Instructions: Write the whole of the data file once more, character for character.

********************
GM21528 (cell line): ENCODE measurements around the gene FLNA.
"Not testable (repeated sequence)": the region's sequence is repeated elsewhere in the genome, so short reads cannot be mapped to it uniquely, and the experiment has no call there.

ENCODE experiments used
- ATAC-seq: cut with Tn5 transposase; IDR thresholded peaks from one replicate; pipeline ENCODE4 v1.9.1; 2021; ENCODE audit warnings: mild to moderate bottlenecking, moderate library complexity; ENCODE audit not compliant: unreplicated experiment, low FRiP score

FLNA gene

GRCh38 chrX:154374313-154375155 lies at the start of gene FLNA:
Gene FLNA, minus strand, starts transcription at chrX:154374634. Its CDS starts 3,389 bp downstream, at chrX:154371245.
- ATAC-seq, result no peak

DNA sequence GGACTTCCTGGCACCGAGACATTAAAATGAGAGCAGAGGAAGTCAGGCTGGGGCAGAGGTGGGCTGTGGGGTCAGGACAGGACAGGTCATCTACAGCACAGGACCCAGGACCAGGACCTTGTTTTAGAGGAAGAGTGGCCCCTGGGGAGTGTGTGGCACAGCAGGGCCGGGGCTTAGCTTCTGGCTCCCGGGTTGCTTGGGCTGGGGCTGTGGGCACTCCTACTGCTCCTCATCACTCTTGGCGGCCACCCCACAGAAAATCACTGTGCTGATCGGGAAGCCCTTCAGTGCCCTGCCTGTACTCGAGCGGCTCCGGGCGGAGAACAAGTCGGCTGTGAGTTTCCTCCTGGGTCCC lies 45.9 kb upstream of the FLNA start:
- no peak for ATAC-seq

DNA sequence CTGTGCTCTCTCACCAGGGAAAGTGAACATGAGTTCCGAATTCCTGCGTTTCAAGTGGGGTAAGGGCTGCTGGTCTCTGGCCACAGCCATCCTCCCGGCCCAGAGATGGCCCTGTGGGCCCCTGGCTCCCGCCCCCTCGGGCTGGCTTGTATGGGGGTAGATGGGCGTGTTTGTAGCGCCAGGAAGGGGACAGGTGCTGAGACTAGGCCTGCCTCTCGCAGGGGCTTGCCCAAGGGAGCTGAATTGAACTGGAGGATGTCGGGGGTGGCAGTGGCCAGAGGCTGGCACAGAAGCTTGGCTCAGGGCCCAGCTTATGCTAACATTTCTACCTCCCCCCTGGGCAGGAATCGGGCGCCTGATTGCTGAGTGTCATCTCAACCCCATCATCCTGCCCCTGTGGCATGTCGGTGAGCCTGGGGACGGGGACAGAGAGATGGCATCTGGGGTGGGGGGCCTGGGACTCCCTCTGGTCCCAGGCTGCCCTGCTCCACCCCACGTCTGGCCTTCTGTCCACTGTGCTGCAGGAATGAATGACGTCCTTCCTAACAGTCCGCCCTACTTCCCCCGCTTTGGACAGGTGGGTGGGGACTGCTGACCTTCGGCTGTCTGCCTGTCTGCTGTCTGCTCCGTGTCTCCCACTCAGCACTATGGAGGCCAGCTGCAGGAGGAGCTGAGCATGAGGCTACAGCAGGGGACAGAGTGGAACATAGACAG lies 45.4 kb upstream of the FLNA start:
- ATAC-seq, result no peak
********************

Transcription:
GM21528 (cell line): ENCODE measurements around the gene FLNA.
"Not testable (repeated sequence)": the region's sequence is repeated elsewhere in the genome, so short reads cannot be mapped to it uniquely, and the experiment has no call there.

ENCODE experiments used
- ATAC-seq: cut with Tn5 transposase; IDR thresholded peaks from one replicate; pipeline ENCODE4 v1.9.1; 2021; ENCODE audit warnings: mild to moderate bottlenecking, moderate library complexity; ENCODE audit not compliant: unreplicated experiment, low FRiP score

FLNA gene

GRCh38 chrX:154374313-154375155 lies at the start of gene FLNA:
Gene FLNA, minus strand, starts transcription at chrX:154374634. Its CDS starts 3,389 bp downstream, at chrX:154371245.
- ATAC-seq, result no peak

DNA sequence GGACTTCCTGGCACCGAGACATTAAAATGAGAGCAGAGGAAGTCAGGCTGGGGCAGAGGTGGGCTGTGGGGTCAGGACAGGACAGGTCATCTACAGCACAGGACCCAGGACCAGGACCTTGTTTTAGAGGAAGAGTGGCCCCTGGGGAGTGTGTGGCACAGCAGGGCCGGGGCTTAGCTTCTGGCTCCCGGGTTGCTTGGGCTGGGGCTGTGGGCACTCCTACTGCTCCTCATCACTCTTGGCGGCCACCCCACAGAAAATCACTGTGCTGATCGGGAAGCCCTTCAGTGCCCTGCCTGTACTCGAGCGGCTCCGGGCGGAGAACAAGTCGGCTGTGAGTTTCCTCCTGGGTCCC lies 45.9 kb upstream of the FLNA start:
- no peak for ATAC-seq

DNA sequence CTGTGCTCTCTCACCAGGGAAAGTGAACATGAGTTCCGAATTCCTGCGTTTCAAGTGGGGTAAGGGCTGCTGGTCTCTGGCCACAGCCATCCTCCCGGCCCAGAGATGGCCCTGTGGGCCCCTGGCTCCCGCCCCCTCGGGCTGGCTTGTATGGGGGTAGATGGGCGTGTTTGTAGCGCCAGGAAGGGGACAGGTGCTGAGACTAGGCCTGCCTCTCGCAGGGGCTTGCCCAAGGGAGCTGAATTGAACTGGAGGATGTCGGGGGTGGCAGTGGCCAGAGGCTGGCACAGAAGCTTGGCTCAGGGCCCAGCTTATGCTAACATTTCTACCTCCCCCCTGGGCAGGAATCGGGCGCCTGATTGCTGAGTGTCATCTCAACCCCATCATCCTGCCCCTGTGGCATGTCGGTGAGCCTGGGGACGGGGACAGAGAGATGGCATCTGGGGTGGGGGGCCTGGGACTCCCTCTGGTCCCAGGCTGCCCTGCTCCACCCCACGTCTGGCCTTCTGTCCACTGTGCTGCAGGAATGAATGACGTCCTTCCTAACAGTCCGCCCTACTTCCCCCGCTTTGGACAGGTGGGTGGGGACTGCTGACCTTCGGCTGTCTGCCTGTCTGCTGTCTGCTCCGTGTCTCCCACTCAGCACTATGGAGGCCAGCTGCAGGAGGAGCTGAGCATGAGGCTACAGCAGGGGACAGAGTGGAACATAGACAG lies 45.4 kb upstream of the FLNA start:
- ATAC-seq, result no peak